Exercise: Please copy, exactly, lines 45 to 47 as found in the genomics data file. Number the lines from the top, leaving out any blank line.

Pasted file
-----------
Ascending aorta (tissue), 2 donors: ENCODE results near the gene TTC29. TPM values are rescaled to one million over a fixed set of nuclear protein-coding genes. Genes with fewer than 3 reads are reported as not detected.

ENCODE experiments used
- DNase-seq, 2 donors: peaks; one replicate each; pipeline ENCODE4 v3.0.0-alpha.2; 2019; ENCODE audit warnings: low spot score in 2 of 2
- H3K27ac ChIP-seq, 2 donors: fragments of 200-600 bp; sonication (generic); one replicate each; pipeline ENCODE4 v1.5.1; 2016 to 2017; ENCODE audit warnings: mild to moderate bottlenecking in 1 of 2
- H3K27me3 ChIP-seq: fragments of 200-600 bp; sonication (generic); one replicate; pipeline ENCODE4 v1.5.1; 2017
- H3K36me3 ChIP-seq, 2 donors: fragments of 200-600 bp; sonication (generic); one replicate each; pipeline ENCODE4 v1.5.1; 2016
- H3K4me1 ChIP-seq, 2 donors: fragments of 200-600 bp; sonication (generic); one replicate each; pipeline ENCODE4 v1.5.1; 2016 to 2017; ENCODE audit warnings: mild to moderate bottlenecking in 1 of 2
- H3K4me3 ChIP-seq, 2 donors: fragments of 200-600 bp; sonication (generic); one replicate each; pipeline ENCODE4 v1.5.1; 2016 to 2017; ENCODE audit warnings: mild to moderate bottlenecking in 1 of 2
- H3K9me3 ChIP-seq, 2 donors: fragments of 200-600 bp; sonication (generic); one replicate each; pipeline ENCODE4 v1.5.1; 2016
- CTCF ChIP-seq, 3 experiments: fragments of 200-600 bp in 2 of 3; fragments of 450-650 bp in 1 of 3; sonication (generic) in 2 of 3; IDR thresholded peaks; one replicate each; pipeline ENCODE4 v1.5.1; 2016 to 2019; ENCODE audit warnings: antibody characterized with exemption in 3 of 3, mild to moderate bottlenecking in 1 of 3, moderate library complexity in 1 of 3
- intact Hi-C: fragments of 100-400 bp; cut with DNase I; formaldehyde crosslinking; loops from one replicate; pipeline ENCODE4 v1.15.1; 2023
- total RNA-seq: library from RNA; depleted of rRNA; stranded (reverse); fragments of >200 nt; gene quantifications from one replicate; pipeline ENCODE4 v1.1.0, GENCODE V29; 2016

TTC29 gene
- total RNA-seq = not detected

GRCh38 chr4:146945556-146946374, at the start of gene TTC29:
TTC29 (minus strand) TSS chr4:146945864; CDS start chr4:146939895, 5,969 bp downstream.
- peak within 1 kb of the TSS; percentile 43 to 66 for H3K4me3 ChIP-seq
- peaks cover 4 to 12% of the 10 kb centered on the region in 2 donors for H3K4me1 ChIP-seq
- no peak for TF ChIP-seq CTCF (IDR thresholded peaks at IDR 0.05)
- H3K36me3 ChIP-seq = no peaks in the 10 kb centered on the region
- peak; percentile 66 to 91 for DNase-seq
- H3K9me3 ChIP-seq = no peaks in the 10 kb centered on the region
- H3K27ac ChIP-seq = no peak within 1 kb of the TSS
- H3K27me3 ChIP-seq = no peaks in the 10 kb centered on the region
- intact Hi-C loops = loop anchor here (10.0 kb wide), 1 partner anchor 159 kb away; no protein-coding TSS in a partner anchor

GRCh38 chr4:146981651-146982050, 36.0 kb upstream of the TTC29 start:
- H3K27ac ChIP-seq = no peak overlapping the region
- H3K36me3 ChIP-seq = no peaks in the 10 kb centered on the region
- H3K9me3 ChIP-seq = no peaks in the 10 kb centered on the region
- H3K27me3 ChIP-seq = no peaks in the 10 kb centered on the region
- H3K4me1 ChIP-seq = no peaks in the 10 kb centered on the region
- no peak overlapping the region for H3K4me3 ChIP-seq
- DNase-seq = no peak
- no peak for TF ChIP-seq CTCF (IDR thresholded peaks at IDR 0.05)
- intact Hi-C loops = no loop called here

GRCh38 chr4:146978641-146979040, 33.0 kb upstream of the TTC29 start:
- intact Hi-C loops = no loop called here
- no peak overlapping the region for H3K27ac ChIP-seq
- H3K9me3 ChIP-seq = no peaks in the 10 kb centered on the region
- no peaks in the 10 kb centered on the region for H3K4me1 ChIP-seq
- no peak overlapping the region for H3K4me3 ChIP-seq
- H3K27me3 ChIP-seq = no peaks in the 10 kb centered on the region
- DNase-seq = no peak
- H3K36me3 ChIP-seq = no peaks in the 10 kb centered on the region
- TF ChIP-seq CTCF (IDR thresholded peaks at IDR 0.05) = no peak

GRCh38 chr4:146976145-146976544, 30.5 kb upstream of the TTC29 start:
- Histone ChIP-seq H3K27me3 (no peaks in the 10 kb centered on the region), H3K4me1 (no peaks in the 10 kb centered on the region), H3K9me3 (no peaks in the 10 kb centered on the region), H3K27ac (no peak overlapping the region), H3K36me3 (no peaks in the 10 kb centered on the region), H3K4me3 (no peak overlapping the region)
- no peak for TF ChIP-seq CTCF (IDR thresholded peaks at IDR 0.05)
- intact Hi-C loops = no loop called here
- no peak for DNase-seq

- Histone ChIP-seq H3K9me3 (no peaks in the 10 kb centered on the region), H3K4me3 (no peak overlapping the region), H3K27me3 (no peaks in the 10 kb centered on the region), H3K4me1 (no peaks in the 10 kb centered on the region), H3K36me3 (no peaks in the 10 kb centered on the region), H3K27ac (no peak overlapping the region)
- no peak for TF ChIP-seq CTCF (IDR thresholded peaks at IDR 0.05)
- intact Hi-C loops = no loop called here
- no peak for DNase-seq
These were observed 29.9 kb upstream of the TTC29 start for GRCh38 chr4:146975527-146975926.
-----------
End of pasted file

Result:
- TF ChIP-seq CTCF (IDR thresholded peaks at IDR 0.05) = no peak

GRCh38 chr4:146976145-146976544, 30.5 kb upstream of the TTC29 start:
- Histone ChIP-seq H3K27me3 (no peaks in the 10 kb centered on the region), H3K4me1 (no peaks in the 10 kb centered on the region), H3K9me3 (no peaks in the 10 kb centered on the region), H3K27ac (no peak overlapping the region), H3K36me3 (no peaks in the 10 kb centered on the region), H3K4me3 (no peak overlapping the region)